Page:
Full steam ahead between Süderbrarup and KappelnThe Angeln Steam Train
Angeln Steam Train
Technical history on rails
The Angeln Steam Train (known in German as Angelner Dampfeisenbahn, Angelner Eisenbahn and Angeln Bahn) dates back to the time when the old railway track between Schleswig and Kappeln was still very busy with passenger and goods traffic
Today, the Angeln Steam Train functions as a museum train running regularly between Süderbrarup and Kappeln offering a relaxing holiday feeling while you ride across the imposing landscape of the Schlei region.
The Angeln Steam Train was first implemented in 1977 consisting of a steam train model F 654 from the Danish State Railways (DSB) and two touring cars. The F 654 was used as a banker for all museum trains until 1981. The first excursion between Niebüll and Dagebüll was in 1978.
In 1979, Kappeln became the new home for the Angeln Steam Train where the engine and the touring cars find shelter in a suitable engine shed to this day.
In 1990, another engine was added to the fleet – the so-called "Schöne Schwedin" (beautiful Swede), a tank locomotive No. 1916, S1 type, received from the Kalmar Museum Association and originally used by the Swedish State Railway.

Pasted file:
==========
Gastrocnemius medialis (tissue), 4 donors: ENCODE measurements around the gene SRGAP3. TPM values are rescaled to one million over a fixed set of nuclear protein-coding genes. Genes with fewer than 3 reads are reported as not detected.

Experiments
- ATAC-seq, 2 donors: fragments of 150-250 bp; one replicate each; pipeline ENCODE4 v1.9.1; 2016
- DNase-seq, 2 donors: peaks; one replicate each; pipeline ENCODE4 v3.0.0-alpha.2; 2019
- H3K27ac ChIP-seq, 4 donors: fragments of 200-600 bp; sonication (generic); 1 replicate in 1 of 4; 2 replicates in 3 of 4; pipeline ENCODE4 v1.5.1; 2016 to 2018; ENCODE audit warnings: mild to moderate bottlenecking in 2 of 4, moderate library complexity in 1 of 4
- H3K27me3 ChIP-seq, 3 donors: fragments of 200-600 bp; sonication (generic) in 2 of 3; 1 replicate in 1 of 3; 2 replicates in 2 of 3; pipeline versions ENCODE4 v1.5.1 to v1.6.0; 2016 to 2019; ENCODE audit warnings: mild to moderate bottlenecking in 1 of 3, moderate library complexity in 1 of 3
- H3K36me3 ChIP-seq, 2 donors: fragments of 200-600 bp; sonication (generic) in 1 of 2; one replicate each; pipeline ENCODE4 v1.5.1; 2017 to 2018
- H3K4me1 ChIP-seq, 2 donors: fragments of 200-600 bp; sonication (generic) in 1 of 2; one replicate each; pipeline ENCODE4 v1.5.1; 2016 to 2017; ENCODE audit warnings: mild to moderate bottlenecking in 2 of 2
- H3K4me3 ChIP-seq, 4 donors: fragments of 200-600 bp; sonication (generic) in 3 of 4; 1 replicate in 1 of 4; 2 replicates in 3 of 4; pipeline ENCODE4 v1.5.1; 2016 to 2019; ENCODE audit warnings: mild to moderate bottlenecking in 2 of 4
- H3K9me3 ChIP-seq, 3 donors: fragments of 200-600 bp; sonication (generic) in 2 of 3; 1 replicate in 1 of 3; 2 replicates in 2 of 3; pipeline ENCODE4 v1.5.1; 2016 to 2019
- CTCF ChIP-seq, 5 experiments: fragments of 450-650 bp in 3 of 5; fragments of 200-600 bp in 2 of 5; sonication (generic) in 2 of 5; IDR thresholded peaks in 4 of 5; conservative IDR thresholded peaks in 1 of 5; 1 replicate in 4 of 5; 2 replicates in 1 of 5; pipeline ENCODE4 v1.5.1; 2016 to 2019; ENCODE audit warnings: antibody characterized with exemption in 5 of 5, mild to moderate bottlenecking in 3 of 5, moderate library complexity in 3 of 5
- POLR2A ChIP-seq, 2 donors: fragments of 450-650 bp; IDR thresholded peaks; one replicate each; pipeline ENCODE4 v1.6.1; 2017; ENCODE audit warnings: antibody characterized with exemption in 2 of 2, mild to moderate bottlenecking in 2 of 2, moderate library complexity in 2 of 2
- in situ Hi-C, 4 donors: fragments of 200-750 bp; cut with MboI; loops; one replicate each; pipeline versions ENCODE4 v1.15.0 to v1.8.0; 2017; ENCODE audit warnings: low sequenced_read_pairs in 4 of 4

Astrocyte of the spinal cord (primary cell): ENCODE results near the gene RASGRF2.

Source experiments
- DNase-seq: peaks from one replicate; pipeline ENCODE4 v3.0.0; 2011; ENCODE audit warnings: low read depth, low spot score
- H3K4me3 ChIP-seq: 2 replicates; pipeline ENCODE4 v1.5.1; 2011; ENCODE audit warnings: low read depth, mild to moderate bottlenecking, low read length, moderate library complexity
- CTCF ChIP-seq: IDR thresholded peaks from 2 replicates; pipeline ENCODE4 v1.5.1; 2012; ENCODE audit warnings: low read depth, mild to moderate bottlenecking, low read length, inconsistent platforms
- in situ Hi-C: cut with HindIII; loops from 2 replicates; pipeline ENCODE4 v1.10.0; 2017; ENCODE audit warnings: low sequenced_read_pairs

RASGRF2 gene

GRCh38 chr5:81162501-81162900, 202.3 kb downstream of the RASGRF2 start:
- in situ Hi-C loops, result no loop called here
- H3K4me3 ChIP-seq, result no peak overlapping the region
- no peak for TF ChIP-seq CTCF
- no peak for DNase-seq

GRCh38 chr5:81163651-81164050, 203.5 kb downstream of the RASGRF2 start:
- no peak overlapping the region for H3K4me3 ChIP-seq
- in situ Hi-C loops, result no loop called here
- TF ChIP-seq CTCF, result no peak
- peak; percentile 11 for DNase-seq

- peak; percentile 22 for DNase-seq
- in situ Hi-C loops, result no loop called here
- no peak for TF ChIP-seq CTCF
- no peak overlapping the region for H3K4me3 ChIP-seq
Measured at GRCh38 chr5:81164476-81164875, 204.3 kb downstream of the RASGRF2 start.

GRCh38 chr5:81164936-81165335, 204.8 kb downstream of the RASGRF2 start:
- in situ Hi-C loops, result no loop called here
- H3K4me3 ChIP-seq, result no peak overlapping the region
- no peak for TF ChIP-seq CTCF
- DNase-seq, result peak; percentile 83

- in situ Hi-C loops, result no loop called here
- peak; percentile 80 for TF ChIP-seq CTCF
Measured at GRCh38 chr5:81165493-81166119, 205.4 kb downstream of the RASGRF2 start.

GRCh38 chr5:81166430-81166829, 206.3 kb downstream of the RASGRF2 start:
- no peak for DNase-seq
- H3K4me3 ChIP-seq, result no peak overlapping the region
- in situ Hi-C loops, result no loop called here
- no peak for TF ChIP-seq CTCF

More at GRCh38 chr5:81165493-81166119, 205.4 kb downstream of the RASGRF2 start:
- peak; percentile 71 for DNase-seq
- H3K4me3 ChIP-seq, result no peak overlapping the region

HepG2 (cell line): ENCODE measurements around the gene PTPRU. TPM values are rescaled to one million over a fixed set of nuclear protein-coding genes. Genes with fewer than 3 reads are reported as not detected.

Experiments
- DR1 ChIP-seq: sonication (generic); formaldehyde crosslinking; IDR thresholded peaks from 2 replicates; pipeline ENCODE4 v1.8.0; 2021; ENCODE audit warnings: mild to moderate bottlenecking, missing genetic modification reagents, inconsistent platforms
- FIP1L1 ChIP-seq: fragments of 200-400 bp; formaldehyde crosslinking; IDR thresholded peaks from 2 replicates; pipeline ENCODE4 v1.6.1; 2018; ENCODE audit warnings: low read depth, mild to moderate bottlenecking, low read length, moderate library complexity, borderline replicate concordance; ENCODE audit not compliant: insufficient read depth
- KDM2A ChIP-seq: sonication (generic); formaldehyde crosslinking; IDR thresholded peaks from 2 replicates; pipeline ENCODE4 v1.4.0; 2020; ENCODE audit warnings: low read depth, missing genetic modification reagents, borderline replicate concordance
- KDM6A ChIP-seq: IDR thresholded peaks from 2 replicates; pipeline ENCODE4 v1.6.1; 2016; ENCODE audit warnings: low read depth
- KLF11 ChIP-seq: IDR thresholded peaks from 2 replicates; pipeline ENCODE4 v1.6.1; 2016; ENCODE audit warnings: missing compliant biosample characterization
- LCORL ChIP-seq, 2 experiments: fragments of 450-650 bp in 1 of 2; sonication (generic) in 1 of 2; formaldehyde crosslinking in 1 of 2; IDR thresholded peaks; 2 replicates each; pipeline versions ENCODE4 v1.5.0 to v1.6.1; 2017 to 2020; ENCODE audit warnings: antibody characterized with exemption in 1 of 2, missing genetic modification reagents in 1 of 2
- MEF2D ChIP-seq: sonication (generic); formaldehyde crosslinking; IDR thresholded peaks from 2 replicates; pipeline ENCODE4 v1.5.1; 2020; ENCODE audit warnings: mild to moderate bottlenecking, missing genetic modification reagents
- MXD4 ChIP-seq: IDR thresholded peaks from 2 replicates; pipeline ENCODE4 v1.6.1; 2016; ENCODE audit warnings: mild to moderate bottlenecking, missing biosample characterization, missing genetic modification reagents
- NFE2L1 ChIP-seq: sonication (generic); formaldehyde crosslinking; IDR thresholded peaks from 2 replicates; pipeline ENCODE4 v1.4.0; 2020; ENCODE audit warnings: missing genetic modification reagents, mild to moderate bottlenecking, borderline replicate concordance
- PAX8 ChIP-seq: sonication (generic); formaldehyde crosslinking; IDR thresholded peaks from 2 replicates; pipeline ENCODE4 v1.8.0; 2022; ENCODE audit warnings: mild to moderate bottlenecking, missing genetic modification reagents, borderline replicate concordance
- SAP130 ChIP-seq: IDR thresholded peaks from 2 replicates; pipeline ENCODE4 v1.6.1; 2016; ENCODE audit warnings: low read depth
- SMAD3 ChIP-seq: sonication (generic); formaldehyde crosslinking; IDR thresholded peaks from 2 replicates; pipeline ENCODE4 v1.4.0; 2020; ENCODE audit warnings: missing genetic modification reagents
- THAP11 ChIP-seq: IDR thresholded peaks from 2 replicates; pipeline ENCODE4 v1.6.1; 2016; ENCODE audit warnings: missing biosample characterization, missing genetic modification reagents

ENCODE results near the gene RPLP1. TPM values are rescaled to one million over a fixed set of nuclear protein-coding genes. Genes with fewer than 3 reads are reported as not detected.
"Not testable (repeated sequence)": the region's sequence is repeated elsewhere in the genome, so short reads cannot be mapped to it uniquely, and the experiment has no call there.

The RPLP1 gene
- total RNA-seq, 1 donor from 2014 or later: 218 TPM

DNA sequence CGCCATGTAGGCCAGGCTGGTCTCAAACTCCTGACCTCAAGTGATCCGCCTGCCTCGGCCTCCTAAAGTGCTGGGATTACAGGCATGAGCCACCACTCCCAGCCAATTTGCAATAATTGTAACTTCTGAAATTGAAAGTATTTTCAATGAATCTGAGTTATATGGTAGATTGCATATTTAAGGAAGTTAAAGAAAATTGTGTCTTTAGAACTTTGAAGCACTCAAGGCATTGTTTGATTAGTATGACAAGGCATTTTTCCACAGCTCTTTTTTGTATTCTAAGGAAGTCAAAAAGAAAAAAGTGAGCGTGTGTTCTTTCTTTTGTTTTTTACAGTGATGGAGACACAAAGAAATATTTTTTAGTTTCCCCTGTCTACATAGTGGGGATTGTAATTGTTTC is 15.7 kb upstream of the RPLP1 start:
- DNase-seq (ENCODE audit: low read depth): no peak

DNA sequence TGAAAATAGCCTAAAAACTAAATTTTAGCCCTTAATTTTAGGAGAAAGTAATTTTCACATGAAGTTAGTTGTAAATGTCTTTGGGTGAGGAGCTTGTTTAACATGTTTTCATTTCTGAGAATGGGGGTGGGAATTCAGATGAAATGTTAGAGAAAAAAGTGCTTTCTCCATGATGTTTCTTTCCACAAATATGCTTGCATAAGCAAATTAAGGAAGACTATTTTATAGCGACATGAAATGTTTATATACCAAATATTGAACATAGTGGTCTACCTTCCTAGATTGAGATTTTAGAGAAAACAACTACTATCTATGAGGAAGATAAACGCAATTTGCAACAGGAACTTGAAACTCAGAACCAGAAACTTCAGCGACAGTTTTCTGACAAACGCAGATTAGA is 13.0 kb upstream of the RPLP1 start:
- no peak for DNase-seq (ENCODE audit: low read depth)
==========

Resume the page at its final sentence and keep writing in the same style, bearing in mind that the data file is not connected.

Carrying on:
Three years later, the museum train was completed with the addition of an East German diesel locomotive. In total, the museum train comprises two steam engines, two diesel locomotives, three passenger cars and one freight car which is used to transport bikes.
A great holiday adventure
An experience on a train, bus and boat
First, a loud acoustic signal and then steam, everywhere. Slowly with a rhythmic jerk, the engine of the Angeln Steam Train sets into motion. It's the start of a splendid experience from Kappeln passing Süderbrarup, Lindaunis and back to Kappeln through the magnificent landscape of Angeln.
At a leisurely pace, the train rumbles pass the herb garden of the former country doctor, known nationwide from the TV series "der Landartzt".
On some days, the steam train stops in Wagersrott which gives you a chance to visit the herb garden, but on the regular schedule, the next stop is Süderbrarup. A bus then brings you to the shipping pier in Lindaunis.
A shipping pier? Yes, that's correct. Here, you can get on board the "Schlei Princess" majestically ploughing the water. The last maritime stage on your round trip is the port town of Kappeln, but before this great experience ends, you pass the idyllic thatched-roof village Sieseby and Germany's smallest town, Arnis.